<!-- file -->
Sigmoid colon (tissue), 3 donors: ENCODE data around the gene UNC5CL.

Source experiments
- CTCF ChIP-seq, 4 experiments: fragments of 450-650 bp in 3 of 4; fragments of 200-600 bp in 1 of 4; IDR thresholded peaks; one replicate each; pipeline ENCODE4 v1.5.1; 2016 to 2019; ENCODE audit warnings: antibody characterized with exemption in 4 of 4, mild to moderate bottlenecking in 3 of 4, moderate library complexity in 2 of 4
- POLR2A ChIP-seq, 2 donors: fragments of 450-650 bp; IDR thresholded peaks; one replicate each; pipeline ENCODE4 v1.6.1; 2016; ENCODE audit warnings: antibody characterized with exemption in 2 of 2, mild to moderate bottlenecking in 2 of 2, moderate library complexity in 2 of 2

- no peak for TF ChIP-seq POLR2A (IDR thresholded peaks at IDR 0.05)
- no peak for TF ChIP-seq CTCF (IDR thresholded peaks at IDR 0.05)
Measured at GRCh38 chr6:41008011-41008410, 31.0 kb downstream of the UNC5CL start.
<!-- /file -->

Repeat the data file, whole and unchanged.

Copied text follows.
Sigmoid colon (tissue), 3 donors: ENCODE data around the gene UNC5CL.

Source experiments
- CTCF ChIP-seq, 4 experiments: fragments of 450-650 bp in 3 of 4; fragments of 200-600 bp in 1 of 4; IDR thresholded peaks; one replicate each; pipeline ENCODE4 v1.5.1; 2016 to 2019; ENCODE audit warnings: antibody characterized with exemption in 4 of 4, mild to moderate bottlenecking in 3 of 4, moderate library complexity in 2 of 4
- POLR2A ChIP-seq, 2 donors: fragments of 450-650 bp; IDR thresholded peaks; one replicate each; pipeline ENCODE4 v1.6.1; 2016; ENCODE audit warnings: antibody characterized with exemption in 2 of 2, mild to moderate bottlenecking in 2 of 2, moderate library complexity in 2 of 2

- no peak for TF ChIP-seq POLR2A (IDR thresholded peaks at IDR 0.05)
- no peak for TF ChIP-seq CTCF (IDR thresholded peaks at IDR 0.05)
Measured at GRCh38 chr6:41008011-41008410, 31.0 kb downstream of the UNC5CL start.